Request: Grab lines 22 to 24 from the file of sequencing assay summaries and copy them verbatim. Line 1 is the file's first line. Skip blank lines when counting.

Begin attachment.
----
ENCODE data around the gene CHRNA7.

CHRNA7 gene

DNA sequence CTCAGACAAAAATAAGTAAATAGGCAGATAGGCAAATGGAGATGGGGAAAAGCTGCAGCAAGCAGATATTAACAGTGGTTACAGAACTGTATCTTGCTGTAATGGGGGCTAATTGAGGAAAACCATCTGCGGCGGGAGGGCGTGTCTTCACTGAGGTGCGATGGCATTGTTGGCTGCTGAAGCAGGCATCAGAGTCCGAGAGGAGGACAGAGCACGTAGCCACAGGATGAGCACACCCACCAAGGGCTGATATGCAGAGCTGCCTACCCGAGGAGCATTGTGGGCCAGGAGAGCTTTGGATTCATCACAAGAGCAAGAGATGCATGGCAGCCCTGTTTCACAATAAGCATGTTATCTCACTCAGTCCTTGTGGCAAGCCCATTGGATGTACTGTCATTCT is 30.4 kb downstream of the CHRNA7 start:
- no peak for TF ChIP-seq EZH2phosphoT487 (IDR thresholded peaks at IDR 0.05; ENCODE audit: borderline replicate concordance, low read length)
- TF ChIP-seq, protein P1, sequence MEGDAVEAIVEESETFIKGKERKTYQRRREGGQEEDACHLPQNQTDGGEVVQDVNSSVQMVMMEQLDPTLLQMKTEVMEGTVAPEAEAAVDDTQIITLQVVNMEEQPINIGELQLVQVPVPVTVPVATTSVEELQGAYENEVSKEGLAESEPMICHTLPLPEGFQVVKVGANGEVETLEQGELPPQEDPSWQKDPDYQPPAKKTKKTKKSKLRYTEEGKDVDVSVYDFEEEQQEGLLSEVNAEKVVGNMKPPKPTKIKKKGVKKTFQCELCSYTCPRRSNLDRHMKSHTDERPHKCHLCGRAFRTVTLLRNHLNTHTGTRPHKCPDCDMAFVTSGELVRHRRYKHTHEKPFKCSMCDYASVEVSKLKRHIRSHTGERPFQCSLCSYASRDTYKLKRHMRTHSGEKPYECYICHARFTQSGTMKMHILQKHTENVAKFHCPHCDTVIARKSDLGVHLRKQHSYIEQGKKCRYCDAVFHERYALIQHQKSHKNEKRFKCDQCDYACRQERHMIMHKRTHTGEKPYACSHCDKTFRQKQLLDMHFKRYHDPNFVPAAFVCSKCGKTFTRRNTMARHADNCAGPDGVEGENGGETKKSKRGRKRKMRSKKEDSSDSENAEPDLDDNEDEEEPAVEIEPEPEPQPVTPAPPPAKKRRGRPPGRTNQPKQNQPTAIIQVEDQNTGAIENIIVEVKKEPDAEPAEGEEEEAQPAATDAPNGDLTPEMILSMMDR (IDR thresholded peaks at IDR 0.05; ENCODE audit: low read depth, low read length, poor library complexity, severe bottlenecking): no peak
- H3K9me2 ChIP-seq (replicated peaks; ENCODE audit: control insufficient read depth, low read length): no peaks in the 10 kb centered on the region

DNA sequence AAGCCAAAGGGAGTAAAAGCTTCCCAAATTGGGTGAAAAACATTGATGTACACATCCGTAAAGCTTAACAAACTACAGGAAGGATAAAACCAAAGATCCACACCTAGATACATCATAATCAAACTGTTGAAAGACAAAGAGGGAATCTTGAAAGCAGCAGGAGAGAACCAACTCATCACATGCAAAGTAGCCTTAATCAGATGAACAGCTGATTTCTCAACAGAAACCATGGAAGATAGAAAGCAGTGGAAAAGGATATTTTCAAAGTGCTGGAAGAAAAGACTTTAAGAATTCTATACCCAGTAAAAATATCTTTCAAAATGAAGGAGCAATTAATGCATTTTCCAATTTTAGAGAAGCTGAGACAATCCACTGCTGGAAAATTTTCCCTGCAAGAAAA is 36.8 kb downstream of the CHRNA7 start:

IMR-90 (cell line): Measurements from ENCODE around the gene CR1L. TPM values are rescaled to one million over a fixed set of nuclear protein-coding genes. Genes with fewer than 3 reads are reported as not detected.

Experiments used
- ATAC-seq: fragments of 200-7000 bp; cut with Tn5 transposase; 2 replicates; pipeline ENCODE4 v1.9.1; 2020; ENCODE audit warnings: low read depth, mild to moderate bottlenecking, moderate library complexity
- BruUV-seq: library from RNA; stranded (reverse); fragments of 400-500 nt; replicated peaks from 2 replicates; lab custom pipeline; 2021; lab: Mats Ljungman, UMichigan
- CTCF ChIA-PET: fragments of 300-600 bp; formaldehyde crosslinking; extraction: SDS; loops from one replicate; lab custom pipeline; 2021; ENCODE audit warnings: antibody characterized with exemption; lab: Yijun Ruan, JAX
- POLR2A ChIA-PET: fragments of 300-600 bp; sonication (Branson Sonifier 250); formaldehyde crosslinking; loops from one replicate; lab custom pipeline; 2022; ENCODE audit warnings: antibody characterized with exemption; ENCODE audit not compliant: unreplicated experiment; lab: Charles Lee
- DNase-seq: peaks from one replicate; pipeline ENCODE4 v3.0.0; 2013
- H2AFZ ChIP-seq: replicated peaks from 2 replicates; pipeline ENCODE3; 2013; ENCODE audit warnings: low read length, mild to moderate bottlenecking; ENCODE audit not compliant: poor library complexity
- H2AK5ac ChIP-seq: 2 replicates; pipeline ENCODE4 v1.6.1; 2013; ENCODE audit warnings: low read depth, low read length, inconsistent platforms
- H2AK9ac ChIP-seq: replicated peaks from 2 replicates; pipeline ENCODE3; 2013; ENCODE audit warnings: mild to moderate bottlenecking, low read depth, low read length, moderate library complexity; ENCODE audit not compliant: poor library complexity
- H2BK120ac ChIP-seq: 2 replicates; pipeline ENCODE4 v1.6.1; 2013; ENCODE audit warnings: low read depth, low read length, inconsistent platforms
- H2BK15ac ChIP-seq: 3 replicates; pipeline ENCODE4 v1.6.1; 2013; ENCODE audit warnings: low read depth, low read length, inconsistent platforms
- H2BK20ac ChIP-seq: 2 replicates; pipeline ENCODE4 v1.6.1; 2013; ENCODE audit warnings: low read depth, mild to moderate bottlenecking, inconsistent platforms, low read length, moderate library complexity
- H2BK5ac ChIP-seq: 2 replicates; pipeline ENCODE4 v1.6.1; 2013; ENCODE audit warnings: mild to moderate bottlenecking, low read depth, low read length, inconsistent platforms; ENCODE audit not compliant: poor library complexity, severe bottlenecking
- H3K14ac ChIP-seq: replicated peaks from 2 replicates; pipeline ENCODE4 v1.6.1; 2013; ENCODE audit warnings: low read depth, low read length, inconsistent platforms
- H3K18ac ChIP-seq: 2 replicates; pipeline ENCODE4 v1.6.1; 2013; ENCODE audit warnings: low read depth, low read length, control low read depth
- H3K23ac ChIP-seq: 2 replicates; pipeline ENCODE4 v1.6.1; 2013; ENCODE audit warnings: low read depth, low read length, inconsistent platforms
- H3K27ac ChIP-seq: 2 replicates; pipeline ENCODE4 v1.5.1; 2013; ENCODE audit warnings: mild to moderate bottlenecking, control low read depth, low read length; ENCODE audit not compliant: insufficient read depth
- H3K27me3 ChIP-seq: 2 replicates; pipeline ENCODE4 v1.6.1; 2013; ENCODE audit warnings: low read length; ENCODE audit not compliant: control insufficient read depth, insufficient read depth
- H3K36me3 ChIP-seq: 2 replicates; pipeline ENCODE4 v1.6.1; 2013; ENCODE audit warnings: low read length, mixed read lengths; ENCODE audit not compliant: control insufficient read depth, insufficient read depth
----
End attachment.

- H3K14ac ChIP-seq: replicated peaks from 2 replicates; pipeline ENCODE4 v1.6.1; 2013; ENCODE audit warnings: low read depth, low read length, inconsistent platforms
- H3K18ac ChIP-seq: 2 replicates; pipeline ENCODE4 v1.6.1; 2013; ENCODE audit warnings: low read depth, low read length, control low read depth
- H3K23ac ChIP-seq: 2 replicates; pipeline ENCODE4 v1.6.1; 2013; ENCODE audit warnings: low read depth, low read length, inconsistent platforms